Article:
And in the end, I had to admit that I had another feeling. One that told me my plans were not the right ones—not right now. That my logic was not equal to what was in store for us. That this path was better, even if I could not see why or how—even if it scared me to death. Even if following it meant that the first time I walked through Motherhood Maternity for myself, it was not the experience I was expecting. I was disappointed to find that I had dreamed it up into something it’s not. It could not make my anxieties disappear. It’s just a store.

And now for something completely different. On top of these thoughts, on top of the strange mix of emotions that comes with pregnancy anyway—on top of the dreaded nausea, the fatigue, swelling, and general aches and pains—I have experienced an additional symptom the last few months.

I have a heart condition. It’s called Wolff-Parkinson-White Syndrome, after the three physicians who described it. I was diagnosed with this condition as a baby, but never really experienced any significant symptoms until late in highschool, when I went to the emergency room and had to be medicated intravenously to slow my heart rate. You can read all about it online if you’d like, but basically WPW (as it is most often referred to) results from faulty “wiring” in the heart. It is not something you “catch” and it is not hereditary. It’s one of those things that just happens sometimes when babies are developing, and it causes unusual electrical activity in the heart, the most common symptom of which is a rapid heart rate. Many people are asymptomatic and find that it causes them no real danger or discomfort.

Despite the episode in highschool, I was surprised a few months ago when I began to experience some uncomfortable symptoms of my condition. It took very little for my heart rate to suddenly leap in pace and pound hard, causing additional fatigue, shortness of breath, and a generally unsettled and anxious feeling. It frightened and exhausted me, making even simple tasks daunting at times. I have since learned that such symptoms are common in pregnant women, even those without a previous heart condition. No wonder, since there is not just one but two people relying on the beating of one heart. I have had very good care from my OB/GYN and a cardiologist during this time, and while I now have the comfort of knowing that neither I nor my baby is in danger, these symptoms have been a great challenge to me.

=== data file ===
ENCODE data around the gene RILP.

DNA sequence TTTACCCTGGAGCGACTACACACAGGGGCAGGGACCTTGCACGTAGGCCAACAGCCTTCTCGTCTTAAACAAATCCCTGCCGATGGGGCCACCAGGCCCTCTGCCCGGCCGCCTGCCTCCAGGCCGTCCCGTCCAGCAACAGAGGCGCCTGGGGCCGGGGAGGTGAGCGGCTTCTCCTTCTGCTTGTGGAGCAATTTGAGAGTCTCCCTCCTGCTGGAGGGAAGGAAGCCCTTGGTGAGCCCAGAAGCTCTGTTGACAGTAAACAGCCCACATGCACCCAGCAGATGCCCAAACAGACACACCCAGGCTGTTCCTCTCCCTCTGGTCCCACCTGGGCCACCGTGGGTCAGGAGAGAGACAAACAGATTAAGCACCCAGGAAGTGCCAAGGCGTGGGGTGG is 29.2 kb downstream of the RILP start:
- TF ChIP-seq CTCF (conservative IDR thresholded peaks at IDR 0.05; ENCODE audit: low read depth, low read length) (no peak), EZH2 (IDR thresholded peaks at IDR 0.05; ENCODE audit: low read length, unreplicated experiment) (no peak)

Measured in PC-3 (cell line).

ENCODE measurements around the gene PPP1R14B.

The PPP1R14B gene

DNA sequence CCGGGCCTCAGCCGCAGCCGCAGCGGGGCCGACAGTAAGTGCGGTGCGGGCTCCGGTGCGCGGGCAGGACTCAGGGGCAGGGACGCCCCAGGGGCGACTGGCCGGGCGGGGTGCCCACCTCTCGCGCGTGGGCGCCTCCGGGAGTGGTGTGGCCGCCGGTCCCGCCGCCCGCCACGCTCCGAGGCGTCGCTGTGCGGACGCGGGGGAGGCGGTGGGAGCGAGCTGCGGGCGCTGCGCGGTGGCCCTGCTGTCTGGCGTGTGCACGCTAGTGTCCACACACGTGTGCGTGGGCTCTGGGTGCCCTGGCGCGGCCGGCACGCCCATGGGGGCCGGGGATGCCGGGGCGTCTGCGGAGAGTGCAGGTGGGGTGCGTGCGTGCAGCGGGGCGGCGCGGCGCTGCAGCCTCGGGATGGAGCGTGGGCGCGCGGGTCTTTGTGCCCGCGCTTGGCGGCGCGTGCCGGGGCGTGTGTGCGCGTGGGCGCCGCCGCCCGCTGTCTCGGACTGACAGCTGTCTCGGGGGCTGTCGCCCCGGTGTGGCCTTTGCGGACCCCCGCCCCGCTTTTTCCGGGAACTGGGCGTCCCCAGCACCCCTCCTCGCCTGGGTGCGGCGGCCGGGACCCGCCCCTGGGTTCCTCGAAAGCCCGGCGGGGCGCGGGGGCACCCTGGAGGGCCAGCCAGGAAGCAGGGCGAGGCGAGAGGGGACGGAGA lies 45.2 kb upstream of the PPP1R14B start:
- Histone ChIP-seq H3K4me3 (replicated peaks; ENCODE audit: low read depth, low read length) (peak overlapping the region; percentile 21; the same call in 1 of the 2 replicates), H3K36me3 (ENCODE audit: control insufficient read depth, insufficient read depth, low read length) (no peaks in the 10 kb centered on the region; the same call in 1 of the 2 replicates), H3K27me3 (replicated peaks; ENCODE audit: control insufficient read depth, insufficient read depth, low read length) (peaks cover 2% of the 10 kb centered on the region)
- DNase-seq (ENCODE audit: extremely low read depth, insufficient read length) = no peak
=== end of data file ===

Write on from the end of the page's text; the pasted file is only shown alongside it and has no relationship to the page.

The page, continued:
During a conversation with my mother a while ago, she reminded me that while I was at the emergency room that time in highschool, two men from church—two good family friends—came to the hospital to give me a Priesthood blessing. A common feature of such blessings is a pronouncement of healing or recovery. My mother reminded me that that was not a feature of my blessing. Although I was assured that no harm would come to me, I was not told that my condition would go away. And WPW does not go away. My parents and I were led to believe until now that I had “outgrown” this condition, but I know now that this can never be. There are treatments, and in some cases it is necessary to cauterize nerves in the heart to cure the condition—but only in cases where the irregular electrical activity is considered life-threatening. Mine is not such a case. And so…my heart will always be this way, and I can expect to experience these symptoms again in future pregnancies.

Ever the patient, nurturing spouse, Gared has often insisted on “bad heart days” that I stay in bed and not move a muscle. This has resulted in me having a lot of time. Time to ponder. Time to wonder. And of course I have wondered…”Why?” Though I am certainly grateful that my case is not life-threatening, it is at times discouraging to look forward to the coming years and know that I will live the rest of my life with these symptoms, which may or may not improve significantly after the baby is born. Will it limit what I am able to do? I have always noticed that I struggle to keep up with others in some activities—I lose my breath faster and find it difficult to develop the endurance and stamina I would like. Running, hiking, swimming—there are so many things I enjoy that have always proved difficult for me to do without discomfort and without frequent rest. And now that I understand my condition, there is a certain motivation to not try too hard—to not put more strain on my heart than is necessary. Though my cardiologist assures me that he sees nothing sinister, I can’t help but wonder if it is possible, and what it would take, to push my case from an innocent place to a dangerous one.

I do not wish to complain. In general I am very healthy. I am very blessed and feel I have much to be grateful for. But I have felt the need to find a place to let all these voices talking back in forth in my head have their say. Especially this one:

Our hearts can be faulty in many ways. How often have we read of one whose heart was “cold” or “stony” or “hard”—or one who had no heart at all? Wasn’t it the Grinch whose heart was two sizes too small? Wasn’t it, in part, the influence of a small child that made it grow? I believe there can be many reasons for even just one of the challenges we may face in life. One small thing can bring about a lot of change, or as this scripture puts it, “by small and simple things are great things brought to pass; and small means in many instances doth confound the wise” (Alma 37:6). This verse has also come to mind a lot lately: “…and I will take the stony heart out of their flesh, and will give them an heart of flesh…” (Ezekiel 11:19). Who knew that it was possible to have a spiritual heart transplant? To exchange a faulty heart for a whole one? And is it possible for it do be done through some small thing…or small person?